Winnipeg Free Press - PRINT EDITION
Why pension funds are struggling
TORONTO -- What interest rate have you been getting on your savings lately? Not a lot, right?
The Bank of Canada has been holding interest rates low now for several years, part of its way of dealing with the five-year global financial crisis.
Lending rates -- aside from credit cards -- have followed. Good for mortgages and lines of credit.
Still, what about your pension plan? How has it been doing?
Most pensions are managed to try to get an eight per cent annualized return from the pool of assets and new contributions made to the plan.
A decade ago, eight per cent wasn't that hard a job, and it didn't require taking on a lot of risk to achieve.
For the past five years, though, it's been a tough challenge.
That's one of the reasons pension contribution holidays by organizations have stopped, and, indeed, many have made supplemental assessments against their budgets to contribute more. The fund managers haven't been able to make the gains elsewhere, and the money is needed.
Pension fund managers are just like you and me when we invest. There are some instruments that, no matter how good the return, are just too risky to take on: We don't like the possibility of losing the capital we invest.
You might like to get eight per cent in your self-directed RSP, but you don't like what you'd have to buy and put in there to get that. So you settle for five per cent and load up on the banks' preferred shares, even though they're already highly tax efficient and probably don't belong in a shelter.
A safer five per cent beats the chance of losing everything to get eight per cent.
That's why pensions may be at risk. Every day, more of us hit retirement age. We're living a long time after that, too.
Added to that are all the people currently sloughed out of organizations with buyout and early retirement plans. Most of them end up qualifying to be in their pension plan (most of the buyouts are occurring in the broader public sector, where defined benefit pensions still are the norm) and take it, because this continues their extended health-care benefits.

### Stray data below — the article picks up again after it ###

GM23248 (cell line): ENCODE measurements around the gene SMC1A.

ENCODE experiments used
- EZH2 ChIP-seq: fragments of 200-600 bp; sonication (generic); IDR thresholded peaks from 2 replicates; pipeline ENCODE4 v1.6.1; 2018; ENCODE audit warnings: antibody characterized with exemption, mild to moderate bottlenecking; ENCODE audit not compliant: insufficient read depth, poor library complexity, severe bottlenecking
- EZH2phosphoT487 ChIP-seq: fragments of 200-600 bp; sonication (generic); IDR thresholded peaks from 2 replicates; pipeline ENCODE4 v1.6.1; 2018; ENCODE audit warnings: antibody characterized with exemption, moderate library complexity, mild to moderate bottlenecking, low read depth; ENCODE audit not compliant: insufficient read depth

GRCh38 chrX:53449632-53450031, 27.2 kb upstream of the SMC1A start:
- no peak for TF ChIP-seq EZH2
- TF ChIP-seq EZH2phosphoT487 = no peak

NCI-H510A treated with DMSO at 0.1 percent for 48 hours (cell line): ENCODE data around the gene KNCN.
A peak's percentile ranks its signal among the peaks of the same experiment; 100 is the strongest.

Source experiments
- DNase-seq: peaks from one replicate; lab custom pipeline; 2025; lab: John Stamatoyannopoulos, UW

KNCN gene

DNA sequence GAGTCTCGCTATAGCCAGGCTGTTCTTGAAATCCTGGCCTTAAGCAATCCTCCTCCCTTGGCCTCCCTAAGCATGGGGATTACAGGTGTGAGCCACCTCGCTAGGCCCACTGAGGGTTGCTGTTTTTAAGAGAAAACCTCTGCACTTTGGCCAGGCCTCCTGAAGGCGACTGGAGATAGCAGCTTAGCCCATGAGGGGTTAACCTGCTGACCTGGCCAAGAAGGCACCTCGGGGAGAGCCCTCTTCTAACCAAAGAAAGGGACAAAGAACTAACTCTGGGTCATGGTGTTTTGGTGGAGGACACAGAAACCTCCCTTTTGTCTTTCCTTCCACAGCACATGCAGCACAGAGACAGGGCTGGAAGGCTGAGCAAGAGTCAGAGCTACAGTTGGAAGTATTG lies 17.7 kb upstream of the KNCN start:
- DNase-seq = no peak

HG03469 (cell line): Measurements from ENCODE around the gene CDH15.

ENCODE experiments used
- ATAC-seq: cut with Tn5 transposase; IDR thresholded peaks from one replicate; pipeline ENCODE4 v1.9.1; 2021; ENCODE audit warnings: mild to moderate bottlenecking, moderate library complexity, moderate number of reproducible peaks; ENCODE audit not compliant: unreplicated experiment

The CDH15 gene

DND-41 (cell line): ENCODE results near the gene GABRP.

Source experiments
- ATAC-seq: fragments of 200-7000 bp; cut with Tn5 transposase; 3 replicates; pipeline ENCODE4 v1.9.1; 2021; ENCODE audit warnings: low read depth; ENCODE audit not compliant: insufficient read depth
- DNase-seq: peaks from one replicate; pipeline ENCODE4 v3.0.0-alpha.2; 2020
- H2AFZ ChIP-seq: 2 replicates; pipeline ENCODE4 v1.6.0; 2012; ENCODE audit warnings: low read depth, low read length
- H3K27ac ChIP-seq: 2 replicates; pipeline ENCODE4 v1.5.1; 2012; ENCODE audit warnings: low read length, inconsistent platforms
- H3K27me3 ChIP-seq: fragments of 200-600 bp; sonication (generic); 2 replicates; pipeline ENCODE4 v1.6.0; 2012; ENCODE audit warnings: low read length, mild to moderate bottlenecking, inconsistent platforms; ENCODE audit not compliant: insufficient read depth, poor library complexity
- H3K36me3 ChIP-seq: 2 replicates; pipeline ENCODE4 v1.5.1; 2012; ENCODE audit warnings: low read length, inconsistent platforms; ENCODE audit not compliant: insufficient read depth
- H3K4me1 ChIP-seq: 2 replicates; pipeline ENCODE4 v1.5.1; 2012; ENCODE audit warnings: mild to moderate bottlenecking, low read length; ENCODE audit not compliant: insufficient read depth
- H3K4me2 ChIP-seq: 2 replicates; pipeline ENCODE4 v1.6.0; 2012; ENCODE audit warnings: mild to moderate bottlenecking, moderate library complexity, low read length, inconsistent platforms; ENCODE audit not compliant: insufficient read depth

All of this makes the pension-fund manager's life that much more difficult. More is flowing out -- not just the pensions being paid, but the "employer portion" of extended health-care benefits as well.
Meanwhile, what's on the horizon?
An earnings crunch, for one thing. It's already starting to show up, as the global economy has slowed in 2012. Earnings season for the second quarter starts serious reporting within the next week, and most financial analysts aren't expecting stellar results.
That's going to show up as a hit on stock prices. There goes the chance of getting eight per cent out of that market.
Meanwhile, the bond market continues to be driven by interest rates.
When the real estate market was rocking, our banks would raise capital by selling bonds to handle the mortgage business. Hot markets meant more bonds had to be sold, and decent coupon rates could be found there.
But our real estate markets are chilling rapidly, both from the mortgage lending rule changes that kicked in on July 9, and because in so many places in Canada, prices had gotten far ahead of affordability, or rental income returns. Realtors continue to paint rosy pictures where they can, but listings are up and lasting longer, sales are down, bidding wars are skirmishes.
What that means is less demand for new lending -- fewer bonds -- and no joy in the bond market for gains.
Derivatives -- things like credit default swaps -- might have been chosen, but pension-fund managers would really rather get rid of any they're still holding. These are the underlying cause of the endless Eurozone crises, and of the never-ending leniency toward the banks in the U.K. and U.S. There's far more of those out there than anyone has capital to pay off should they be triggered, leading to widespread defaults.
Pension-fund managers do not need instant capital wipeouts in their portfolio.
Needless to say, it's also a tough time to find wins by investing in new construction or commercial real estate holdings.
So the managers turn back to the organizations whose pensions they run, looking for more contributions -- which triggers another round of buyouts -- which makes the job tougher. Add a looming downturn in the economy, and it's no wonder they're worried.
Be glad they're being prudent -- and follow their lead. For the next few years, big returns will come with far too much risk.
Troy Media columnist Bruce A. Stewart
is a Toronto management consultant.
Republished from the Winnipeg Free Press print edition July 14, 2012 J11
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